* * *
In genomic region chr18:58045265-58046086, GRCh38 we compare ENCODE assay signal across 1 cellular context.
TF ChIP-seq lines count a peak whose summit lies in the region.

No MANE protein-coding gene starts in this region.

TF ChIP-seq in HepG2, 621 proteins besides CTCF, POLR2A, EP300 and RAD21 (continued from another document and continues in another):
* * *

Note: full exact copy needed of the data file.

In genomic region chr18:58045265-58046086, GRCh38 we compare ENCODE assay signal across 1 cellular context.
TF ChIP-seq lines count a peak whose summit lies in the region.

No MANE protein-coding gene starts in this region.

TF ChIP-seq in HepG2, 621 proteins besides CTCF, POLR2A, EP300 and RAD21 (continued from another document and continues in another):